After the Fact: War Crime Witnesses Encounter Justice

On 7 June 2017, Henry Redwood, an ESRC-funded PhD candidate in the War Studies Department at King’s College London and as a research associate on the AHRC-funded project, ‘Art & Reconciliation: Conflict, Culture and Community,’ screened the film After the Fact, at the invitation of LSE’s Conflict Research Group, based at the Department of Government, LSE.

The film is based on a chapter of Henry Redwood’s doctoral research on the International Criminal Tribunal for Rwanda (ICTR). It is a powerful attempt to present research in a new and thought-provoking way. His focus in this segment of his work how witnesses of war crimes encounter and experience international criminal justice, it means to witness an atrocity, the legitimacy of the current international criminal justice project. He argues that the process fails the witnesses, who often feel disappointed and betrayed by the entire process, as well as traumatised having to relive the abuse by retelling it.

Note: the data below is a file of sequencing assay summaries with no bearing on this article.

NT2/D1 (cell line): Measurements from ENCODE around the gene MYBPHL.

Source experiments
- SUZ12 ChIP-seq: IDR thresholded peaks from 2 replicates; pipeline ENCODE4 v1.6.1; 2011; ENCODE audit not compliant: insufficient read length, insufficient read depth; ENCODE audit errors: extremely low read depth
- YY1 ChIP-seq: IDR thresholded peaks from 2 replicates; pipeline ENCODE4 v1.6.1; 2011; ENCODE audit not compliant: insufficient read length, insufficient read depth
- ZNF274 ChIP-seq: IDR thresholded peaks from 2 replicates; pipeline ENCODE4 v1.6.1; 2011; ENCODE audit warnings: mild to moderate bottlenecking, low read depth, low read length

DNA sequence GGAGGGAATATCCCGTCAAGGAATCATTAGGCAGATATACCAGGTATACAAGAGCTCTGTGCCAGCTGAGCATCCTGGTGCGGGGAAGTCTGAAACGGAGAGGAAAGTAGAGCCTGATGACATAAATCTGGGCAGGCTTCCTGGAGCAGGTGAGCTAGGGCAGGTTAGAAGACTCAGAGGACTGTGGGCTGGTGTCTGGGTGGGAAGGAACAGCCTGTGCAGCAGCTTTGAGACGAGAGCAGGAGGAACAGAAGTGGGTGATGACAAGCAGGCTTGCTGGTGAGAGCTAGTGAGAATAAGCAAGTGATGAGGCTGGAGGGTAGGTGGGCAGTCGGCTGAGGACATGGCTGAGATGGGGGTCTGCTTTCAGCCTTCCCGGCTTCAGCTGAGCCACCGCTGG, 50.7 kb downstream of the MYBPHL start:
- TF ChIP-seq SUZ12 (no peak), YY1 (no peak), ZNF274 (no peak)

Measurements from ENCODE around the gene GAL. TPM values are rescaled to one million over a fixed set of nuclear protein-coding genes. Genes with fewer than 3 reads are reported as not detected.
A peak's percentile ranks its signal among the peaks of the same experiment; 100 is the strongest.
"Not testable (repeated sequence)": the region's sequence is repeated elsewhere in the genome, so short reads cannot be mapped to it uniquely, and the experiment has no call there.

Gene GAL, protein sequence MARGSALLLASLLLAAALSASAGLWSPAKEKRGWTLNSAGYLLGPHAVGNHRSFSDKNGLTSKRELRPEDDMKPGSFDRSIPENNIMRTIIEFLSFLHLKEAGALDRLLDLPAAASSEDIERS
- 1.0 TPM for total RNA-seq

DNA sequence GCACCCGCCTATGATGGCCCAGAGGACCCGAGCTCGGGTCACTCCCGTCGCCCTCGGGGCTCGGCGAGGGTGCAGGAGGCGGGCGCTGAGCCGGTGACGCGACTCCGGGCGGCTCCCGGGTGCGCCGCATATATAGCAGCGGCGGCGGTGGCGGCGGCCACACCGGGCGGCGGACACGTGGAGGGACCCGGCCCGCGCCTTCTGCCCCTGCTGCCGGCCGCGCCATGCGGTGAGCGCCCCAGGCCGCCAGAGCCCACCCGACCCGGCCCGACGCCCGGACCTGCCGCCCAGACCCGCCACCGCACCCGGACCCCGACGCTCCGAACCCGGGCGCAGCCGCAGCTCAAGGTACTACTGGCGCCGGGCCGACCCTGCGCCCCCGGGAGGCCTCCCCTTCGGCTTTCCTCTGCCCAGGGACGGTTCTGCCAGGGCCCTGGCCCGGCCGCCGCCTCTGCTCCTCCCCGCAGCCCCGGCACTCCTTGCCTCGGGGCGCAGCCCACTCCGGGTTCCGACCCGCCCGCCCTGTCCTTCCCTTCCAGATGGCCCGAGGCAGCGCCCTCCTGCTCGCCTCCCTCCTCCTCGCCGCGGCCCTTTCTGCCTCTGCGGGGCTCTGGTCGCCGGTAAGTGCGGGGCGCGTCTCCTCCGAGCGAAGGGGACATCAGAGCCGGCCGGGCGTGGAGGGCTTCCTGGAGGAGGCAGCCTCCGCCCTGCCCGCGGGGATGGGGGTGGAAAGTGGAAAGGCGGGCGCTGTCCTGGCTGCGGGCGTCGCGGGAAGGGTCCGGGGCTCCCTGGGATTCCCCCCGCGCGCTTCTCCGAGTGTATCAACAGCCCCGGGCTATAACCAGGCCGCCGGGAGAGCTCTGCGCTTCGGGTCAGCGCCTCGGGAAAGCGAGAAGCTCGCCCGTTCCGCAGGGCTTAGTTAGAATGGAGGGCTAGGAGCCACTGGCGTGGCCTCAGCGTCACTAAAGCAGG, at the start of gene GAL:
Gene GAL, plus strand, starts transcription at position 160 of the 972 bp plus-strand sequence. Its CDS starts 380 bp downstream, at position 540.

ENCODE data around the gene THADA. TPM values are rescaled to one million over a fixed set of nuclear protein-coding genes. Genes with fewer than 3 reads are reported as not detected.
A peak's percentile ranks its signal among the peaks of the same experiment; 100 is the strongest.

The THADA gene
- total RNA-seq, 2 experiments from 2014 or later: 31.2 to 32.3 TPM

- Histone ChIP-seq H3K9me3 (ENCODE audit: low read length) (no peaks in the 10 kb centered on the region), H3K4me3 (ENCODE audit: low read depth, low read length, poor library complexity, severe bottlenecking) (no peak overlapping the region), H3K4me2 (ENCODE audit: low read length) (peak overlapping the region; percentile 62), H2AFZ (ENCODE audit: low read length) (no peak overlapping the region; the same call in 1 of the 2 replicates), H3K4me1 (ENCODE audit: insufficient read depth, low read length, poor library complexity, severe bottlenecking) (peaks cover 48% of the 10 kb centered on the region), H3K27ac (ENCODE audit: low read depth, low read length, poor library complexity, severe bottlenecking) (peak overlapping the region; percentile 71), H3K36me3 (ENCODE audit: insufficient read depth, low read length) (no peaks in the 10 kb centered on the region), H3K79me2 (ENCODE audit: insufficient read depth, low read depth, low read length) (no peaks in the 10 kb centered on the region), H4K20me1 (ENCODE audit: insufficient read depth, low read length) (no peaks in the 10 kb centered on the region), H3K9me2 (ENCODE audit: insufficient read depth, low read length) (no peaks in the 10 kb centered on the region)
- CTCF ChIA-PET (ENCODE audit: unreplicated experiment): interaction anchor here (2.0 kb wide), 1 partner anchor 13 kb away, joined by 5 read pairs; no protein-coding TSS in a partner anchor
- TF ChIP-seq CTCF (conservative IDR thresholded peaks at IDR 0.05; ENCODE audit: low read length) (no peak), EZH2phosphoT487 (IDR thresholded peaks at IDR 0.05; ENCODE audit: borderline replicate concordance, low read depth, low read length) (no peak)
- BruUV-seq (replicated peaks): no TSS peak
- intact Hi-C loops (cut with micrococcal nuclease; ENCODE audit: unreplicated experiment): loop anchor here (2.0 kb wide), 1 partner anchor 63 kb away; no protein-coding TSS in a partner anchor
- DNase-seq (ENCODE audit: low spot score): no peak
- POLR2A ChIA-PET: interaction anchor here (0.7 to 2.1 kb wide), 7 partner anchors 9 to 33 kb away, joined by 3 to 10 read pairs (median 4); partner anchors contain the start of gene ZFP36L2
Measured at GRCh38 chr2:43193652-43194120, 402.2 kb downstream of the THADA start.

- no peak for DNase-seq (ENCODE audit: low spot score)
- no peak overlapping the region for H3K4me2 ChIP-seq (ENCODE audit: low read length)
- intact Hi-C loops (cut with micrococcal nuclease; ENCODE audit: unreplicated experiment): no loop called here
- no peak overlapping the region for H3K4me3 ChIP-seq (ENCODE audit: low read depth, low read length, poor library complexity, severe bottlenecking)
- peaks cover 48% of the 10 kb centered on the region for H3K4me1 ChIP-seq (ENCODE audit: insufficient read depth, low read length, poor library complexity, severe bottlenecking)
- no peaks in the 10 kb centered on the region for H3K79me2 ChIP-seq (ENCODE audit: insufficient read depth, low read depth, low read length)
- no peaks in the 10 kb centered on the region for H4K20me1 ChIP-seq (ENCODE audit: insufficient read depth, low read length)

During a discussion led by Dr Denisa Kostovicova, who is Associate Professor in Global Politics at the Department of Government, LSE, and co-investigator on the AHRC-funded project, ‘Art & Reconciliation: Conflict, Culture and Community,’ Henry Redwood elaborated on the value of art in the context of transitional justice, and the challenge of presenting academic research in an artistic form.

A lively discussion turned to questions not just about art and its role in opening a debate about difficult issues concerning the mass atrocity and violations of human rights, but also about the creative process. What is it like to translate the thesis into a film? One interesting point he made was that he felt that he had to elide lots of complexity — because of the time constraints and the medium. But, on the other hand, the medium – through sound, shots from the back, etc. also adds a different kind of subtlety and complexity. Also, Henry reflected on his work saying that his academic focus in on silences, and what is unsaid in the criminal trials — whereas he felt that through this creative process he himself was silenced as he could not express everything in such a short film — and in a way went through the same process as the witnesses he was studying.

Denisa Kostovicova

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